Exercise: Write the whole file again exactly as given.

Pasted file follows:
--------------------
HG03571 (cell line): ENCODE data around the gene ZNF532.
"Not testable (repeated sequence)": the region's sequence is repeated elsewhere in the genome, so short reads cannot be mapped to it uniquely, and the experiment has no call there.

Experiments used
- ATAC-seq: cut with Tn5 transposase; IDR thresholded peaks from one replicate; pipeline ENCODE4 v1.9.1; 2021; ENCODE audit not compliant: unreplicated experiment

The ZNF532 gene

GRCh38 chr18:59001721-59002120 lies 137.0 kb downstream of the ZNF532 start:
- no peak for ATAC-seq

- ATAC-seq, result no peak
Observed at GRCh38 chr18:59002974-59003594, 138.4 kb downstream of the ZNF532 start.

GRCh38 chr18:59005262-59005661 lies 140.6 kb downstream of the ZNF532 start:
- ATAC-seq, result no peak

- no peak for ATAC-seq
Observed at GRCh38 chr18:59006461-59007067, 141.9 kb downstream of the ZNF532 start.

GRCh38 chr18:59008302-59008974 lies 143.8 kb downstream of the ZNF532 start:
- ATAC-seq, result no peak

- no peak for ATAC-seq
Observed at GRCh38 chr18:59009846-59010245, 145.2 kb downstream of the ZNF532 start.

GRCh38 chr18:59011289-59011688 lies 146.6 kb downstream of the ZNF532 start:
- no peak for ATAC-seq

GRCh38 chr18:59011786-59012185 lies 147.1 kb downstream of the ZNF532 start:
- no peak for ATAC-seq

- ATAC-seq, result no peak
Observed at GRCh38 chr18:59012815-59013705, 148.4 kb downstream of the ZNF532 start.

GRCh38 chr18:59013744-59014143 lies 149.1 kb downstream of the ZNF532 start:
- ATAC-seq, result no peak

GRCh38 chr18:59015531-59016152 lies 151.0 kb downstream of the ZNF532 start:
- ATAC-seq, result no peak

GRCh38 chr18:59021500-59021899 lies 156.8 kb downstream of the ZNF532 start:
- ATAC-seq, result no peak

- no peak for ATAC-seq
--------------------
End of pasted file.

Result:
HG03571 (cell line): ENCODE data around the gene ZNF532.
"Not testable (repeated sequence)": the region's sequence is repeated elsewhere in the genome, so short reads cannot be mapped to it uniquely, and the experiment has no call there.

Experiments used
- ATAC-seq: cut with Tn5 transposase; IDR thresholded peaks from one replicate; pipeline ENCODE4 v1.9.1; 2021; ENCODE audit not compliant: unreplicated experiment

The ZNF532 gene

GRCh38 chr18:59001721-59002120 lies 137.0 kb downstream of the ZNF532 start:
- no peak for ATAC-seq

- ATAC-seq, result no peak
Observed at GRCh38 chr18:59002974-59003594, 138.4 kb downstream of the ZNF532 start.

GRCh38 chr18:59005262-59005661 lies 140.6 kb downstream of the ZNF532 start:
- ATAC-seq, result no peak

- no peak for ATAC-seq
Observed at GRCh38 chr18:59006461-59007067, 141.9 kb downstream of the ZNF532 start.

GRCh38 chr18:59008302-59008974 lies 143.8 kb downstream of the ZNF532 start:
- ATAC-seq, result no peak

- no peak for ATAC-seq
Observed at GRCh38 chr18:59009846-59010245, 145.2 kb downstream of the ZNF532 start.

GRCh38 chr18:59011289-59011688 lies 146.6 kb downstream of the ZNF532 start:
- no peak for ATAC-seq

GRCh38 chr18:59011786-59012185 lies 147.1 kb downstream of the ZNF532 start:
- no peak for ATAC-seq

- ATAC-seq, result no peak
Observed at GRCh38 chr18:59012815-59013705, 148.4 kb downstream of the ZNF532 start.

GRCh38 chr18:59013744-59014143 lies 149.1 kb downstream of the ZNF532 start:
- ATAC-seq, result no peak

GRCh38 chr18:59015531-59016152 lies 151.0 kb downstream of the ZNF532 start:
- ATAC-seq, result no peak

GRCh38 chr18:59021500-59021899 lies 156.8 kb downstream of the ZNF532 start:
- ATAC-seq, result no peak

- no peak for ATAC-seq